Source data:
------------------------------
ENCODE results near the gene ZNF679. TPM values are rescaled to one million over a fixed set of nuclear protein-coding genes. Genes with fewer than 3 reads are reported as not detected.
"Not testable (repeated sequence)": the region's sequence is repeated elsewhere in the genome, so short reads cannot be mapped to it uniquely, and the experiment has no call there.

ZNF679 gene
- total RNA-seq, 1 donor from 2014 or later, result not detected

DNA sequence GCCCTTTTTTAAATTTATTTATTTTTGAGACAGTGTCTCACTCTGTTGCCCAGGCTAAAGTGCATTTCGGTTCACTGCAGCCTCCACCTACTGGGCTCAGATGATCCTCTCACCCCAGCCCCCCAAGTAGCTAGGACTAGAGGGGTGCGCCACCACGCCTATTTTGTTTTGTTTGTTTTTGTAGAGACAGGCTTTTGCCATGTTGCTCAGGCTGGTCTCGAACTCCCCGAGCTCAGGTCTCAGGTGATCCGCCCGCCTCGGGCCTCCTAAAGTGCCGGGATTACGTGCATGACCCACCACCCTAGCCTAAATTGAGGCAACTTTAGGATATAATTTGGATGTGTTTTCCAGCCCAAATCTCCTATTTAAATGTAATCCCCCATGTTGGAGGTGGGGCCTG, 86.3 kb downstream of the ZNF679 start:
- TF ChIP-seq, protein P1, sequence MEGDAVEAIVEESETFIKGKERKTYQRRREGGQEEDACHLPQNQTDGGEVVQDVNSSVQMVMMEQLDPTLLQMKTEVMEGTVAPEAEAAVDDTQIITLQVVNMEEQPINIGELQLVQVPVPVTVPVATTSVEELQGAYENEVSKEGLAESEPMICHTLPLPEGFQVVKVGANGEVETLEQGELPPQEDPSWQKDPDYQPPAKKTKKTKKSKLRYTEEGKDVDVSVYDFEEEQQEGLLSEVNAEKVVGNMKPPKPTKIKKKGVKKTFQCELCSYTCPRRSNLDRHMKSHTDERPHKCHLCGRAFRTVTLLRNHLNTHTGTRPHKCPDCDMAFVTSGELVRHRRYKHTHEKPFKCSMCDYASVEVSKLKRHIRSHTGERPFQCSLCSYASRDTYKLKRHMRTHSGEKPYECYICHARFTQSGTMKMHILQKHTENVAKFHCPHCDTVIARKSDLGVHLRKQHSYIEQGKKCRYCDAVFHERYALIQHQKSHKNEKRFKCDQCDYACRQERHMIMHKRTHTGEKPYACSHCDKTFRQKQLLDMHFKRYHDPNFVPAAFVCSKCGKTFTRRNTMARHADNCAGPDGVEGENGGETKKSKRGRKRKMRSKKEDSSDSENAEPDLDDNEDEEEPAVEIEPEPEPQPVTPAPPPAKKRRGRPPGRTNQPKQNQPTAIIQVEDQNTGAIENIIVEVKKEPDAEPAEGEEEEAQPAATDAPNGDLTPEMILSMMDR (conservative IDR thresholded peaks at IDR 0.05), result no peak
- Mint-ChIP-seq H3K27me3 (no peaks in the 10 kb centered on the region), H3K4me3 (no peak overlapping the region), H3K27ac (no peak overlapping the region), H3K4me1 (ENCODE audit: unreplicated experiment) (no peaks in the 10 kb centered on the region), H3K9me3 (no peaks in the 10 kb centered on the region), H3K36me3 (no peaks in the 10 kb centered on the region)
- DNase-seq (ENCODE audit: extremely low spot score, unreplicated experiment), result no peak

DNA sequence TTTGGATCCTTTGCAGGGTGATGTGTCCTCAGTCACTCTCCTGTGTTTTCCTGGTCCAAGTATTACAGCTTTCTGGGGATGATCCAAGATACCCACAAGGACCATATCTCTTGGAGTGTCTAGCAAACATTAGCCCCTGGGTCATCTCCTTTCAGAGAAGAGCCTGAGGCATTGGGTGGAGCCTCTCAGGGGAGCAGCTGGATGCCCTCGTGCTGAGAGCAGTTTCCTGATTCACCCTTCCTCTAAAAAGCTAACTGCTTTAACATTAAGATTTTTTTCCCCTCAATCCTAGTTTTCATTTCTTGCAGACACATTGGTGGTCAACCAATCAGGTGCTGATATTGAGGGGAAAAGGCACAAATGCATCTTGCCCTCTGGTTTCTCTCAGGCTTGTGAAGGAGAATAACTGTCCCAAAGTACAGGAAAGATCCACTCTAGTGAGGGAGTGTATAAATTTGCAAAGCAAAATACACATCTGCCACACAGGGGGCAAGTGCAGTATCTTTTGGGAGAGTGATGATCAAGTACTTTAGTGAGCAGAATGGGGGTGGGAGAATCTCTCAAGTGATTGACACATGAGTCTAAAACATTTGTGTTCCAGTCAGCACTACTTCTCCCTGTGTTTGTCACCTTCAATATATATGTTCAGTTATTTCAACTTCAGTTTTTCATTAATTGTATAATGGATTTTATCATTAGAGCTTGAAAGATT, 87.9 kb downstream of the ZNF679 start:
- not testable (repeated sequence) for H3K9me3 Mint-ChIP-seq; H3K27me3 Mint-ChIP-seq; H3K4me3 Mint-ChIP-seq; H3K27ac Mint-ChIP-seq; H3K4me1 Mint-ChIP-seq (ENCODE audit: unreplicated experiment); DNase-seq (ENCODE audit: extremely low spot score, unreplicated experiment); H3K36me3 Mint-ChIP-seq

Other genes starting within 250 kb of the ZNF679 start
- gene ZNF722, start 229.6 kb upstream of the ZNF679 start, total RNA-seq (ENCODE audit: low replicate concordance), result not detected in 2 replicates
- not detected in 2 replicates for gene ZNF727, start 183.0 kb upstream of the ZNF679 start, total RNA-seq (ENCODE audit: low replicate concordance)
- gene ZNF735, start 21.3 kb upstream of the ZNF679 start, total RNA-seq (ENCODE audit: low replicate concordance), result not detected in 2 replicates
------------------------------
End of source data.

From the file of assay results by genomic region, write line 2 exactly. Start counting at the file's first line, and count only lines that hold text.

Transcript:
"Not testable (repeated sequence)": the region's sequence is repeated elsewhere in the genome, so short reads cannot be mapped to it uniquely, and the experiment has no call there.